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customer service

Credit where due…

I’m becoming increasingly impressed with the degree to which some public and private organisations are using social media to improve customer service.

Case in point: the hydro pole in my elderly neighbour’s back yard had begun to tilt dramatically over the past year or so. So much so that my cable and phone lines were only about 7 feet off the ground. I was waiting for my neighbour to call about it, but when that didn’t happen (honestly, I don’t think he even noticed it or remembered after I chatted with him about it last fall) I figgered I’d give the utility a buzz.

So, I go on their site to find which of the numerous emails and phone numbers I should use, when I noticed they were on Twitter. So, what the hell, I like to see now and then if organisations actually use their SM accounts and don’t just have them to show that they’re hip.

I Tweet the problem late Saturday afternoon and what do ya know, I receive a Tweet back Monday morning asking me to DM (that’s direct message, for those not in “the know”) them with the address. I complied and what do ya know (again), my daughter calls me on Tuesday morning (in a panicky voice cuz the poor girl cannot imagine a house without electricity) to say that a Hydro Ottawa guy came to the door saying that the power will be out for a half hour or so while they fix the pole.

Sent Tweet on Saturday, April 13. Receive Tweet back on Monday, fixed on Tuesday.

Now THAT’S how to use SM to improve customer service…


Public transportation…

Taxi version… Ottawa versus Barbados. Based on recent experience.

1) Lots of baggage and taxis, Barbados. Part One.

Driver cheerfully picks up from Granley Adams Airport and carefully sets our 5 heavy suitcases carefully down in the back of the minivan. Smile on face, he talks us up on the way from the airport, telling us about what to see and do. The agreed upon and reasonable fare is paid and an arrangement is made for him to pick us up on the day of our departure.

2) Lots of baggage and taxis, Ottawa. Part One.

Blue Line taxi is called the night before for a 4:30 pick-up. I tell the dispatcher that we are a party of 4 with 5 pieces of luggage and 4 carry-ons. I am assured that this won’t be a problem. At 4:40 the on the appointed morning, an undersized car shows up. No apologies for being late. Shrugging his shoulders, the driver crams as much luggage as possible into a trunk and front seat while the four of us are crammed into the back. Only the 2 kids wearing seatbelts, and I with a 40 lb suitcase on my lap.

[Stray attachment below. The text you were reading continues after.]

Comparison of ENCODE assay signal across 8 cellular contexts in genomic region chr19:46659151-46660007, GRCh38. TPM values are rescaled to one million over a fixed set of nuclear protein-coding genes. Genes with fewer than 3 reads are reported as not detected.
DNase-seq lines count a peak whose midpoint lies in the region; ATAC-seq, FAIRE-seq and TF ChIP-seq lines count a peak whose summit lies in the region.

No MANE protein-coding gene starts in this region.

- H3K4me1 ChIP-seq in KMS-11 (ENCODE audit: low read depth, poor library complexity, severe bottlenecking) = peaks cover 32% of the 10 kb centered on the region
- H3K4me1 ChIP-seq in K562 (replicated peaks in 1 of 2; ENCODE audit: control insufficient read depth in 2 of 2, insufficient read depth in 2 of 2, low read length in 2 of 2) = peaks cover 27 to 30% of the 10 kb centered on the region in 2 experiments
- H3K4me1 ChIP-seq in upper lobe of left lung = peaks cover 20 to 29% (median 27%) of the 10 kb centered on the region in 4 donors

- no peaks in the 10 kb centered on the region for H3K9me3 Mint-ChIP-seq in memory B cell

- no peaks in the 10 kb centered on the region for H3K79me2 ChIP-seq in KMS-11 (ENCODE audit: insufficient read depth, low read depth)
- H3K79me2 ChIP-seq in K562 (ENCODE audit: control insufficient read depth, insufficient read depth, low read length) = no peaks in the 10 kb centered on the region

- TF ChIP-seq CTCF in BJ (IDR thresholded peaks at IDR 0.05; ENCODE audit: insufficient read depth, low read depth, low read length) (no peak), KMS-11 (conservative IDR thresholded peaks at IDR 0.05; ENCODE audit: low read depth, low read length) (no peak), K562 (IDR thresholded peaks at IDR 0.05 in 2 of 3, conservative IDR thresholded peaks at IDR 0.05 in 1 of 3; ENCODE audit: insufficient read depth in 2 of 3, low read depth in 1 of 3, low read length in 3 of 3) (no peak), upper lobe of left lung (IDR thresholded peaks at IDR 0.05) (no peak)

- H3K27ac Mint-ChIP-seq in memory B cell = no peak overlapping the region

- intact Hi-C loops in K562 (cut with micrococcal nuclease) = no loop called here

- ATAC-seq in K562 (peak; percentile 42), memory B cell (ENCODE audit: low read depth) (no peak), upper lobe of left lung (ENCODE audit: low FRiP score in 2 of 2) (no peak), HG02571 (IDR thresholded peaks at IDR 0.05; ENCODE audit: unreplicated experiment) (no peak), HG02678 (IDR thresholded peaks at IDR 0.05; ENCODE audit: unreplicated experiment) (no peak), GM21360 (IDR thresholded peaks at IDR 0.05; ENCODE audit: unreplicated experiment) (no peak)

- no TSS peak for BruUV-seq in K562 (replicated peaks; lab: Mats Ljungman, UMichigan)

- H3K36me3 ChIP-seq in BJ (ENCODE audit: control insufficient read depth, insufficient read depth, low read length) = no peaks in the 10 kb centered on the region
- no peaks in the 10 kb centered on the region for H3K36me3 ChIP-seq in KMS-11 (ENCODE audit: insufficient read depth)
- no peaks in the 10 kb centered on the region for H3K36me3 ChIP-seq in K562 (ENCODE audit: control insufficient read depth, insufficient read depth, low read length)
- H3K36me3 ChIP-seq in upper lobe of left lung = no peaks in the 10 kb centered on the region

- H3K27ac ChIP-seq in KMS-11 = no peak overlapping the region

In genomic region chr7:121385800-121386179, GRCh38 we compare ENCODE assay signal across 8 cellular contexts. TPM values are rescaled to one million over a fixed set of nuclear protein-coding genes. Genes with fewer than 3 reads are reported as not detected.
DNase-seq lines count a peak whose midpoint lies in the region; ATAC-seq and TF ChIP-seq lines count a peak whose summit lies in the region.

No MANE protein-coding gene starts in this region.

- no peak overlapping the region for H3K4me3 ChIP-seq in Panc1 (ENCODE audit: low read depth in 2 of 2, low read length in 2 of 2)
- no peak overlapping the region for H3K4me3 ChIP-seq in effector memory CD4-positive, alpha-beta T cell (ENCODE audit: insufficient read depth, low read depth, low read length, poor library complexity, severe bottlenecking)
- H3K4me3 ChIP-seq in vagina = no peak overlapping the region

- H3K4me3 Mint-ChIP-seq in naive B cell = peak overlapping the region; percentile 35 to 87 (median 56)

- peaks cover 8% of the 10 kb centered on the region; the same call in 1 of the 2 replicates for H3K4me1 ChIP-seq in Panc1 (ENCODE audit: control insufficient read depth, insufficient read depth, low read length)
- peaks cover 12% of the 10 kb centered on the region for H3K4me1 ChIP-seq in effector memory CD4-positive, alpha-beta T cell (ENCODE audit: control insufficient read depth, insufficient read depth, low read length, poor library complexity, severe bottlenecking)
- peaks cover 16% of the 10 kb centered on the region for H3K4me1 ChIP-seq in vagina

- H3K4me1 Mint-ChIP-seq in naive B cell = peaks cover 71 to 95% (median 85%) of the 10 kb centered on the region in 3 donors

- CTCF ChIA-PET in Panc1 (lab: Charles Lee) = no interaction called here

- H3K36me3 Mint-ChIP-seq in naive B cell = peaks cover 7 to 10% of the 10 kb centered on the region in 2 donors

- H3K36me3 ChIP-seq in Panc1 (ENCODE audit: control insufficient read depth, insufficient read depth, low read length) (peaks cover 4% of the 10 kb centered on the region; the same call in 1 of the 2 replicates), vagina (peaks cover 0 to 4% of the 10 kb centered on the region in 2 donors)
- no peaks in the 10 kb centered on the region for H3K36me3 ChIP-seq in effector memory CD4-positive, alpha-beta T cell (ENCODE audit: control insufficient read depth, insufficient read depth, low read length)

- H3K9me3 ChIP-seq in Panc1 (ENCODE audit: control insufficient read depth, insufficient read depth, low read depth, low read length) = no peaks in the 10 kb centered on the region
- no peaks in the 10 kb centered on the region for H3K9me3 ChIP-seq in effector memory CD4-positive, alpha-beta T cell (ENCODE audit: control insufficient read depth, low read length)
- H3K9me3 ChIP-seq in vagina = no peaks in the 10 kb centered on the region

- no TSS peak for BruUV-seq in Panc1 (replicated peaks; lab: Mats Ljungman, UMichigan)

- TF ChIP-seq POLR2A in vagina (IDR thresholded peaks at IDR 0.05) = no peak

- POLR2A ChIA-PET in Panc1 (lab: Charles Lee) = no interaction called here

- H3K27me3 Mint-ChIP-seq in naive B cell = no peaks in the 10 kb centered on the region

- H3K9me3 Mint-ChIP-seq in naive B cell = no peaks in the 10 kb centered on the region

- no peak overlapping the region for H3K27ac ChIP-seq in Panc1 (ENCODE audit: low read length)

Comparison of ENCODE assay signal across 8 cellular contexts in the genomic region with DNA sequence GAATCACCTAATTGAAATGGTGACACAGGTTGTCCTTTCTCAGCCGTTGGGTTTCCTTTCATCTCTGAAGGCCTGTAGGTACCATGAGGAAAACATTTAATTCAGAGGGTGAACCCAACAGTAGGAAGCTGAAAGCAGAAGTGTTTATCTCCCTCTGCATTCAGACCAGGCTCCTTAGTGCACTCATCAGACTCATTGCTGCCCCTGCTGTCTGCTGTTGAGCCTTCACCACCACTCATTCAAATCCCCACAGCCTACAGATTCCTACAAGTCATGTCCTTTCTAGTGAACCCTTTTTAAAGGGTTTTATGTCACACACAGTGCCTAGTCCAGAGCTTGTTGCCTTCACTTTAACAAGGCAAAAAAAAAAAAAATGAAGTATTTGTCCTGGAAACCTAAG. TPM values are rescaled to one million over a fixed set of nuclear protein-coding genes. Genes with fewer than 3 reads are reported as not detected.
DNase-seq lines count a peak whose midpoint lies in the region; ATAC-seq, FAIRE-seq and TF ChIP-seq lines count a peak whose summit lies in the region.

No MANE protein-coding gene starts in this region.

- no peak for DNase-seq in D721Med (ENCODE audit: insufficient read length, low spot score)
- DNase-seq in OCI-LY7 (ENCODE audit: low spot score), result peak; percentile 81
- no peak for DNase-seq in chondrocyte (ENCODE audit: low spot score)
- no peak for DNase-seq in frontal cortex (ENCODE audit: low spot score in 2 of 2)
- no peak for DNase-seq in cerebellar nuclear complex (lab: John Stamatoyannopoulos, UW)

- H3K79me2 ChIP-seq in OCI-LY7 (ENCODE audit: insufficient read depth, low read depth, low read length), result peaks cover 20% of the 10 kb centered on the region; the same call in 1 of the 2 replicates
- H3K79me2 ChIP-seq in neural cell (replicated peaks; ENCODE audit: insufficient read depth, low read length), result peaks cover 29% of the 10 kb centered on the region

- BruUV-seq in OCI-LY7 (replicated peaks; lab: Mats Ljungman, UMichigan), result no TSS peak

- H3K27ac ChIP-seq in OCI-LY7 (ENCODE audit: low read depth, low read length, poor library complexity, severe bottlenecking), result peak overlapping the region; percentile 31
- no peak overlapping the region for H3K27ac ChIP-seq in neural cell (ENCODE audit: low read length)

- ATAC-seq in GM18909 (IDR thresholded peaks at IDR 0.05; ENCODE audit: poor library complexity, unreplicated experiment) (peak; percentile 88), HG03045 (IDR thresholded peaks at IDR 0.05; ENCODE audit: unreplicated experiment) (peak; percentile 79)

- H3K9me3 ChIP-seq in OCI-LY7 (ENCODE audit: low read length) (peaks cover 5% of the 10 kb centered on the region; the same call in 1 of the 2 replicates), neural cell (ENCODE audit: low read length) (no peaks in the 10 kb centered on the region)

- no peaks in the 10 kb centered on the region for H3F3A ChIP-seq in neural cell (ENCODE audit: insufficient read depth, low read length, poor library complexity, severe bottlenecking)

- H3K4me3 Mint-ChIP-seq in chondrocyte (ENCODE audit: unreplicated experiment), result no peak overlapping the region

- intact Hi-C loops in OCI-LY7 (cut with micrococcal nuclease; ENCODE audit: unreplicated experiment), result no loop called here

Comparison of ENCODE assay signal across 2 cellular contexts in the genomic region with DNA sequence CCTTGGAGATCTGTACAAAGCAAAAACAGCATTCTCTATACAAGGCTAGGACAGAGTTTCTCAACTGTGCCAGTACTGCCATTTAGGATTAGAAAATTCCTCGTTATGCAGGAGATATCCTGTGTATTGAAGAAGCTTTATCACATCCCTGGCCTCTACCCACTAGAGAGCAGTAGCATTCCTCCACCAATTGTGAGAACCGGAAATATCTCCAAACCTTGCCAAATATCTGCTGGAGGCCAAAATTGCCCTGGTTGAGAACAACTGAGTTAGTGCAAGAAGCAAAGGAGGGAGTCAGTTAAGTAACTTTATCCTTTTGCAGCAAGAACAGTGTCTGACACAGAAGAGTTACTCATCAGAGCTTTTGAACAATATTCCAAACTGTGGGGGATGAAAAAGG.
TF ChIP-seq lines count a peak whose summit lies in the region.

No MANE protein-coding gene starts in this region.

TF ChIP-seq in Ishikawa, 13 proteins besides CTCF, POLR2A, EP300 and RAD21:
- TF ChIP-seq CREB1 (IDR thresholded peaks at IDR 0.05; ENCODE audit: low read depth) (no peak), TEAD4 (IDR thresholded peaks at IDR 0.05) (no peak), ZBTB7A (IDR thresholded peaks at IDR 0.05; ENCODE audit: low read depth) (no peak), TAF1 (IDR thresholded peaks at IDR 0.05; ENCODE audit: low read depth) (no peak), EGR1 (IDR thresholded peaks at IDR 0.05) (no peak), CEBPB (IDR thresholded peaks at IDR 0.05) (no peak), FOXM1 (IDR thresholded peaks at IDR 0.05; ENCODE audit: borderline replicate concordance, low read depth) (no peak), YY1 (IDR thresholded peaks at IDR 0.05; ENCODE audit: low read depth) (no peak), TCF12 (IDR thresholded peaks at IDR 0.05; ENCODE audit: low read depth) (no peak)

Good times.

3) Lots of baggage and taxis, Barbados. Part Two.

Driver shows up dead on the minute. Won’t let me touch the bags. He loads everything on. Makes sure the kids are in the cab safely. Nice convo about the politics of Barbados… this is a smart and informed guy. Waits for other cars to move so he can debark us right in front of the Air Canada check-in desk. He thanks us profusely for hiring him and gives me biz cards to give out to any other friends or colleagues who may visit the island.

Note: if you plan on visiting Barbados, email me.

4) Lots of baggage and taxis, Ottawa. Part Two.

Bags drop off belt around midnight. I’m tired. the kids are tired. Want and need smooth sailing from here on in… should be safe, right?

Go outside to stand in the taxi queue. The taxi stand organizer is A-one ( the only bright part of this tale this side of the 13th parallel) and has C and the kids stand in his heated office while we wait for a vehicle large enough to accommodate our bags. It wasn’t a long wait. The taxi herder says to me: “heads-up… he’s gonna ding you for and extra $10 because you have an extra bag”. Nice of him to tell me and I’m too tired at this point to make a fuss.

Mini-van pulls up. Driver tosses and stuffs bags in. No words of friendly conversation. Arrive at our house around midnight and upon I handing over the fare, the driver grumbles: “that’s an extra $10 for the bags.” I say: “But, this is a van. There’s no biggy for you.”

He says : “Ten dollars.”

I downwardly adjust the tip accordingly. I take the bags out myself. Stack them at the end of the driveway while C gets the freezing kids into the house. Then I drag them up the drive and into the house myself. The cab clips one of the bags upon backing out of the driveway.

Welcome back to Ottawa.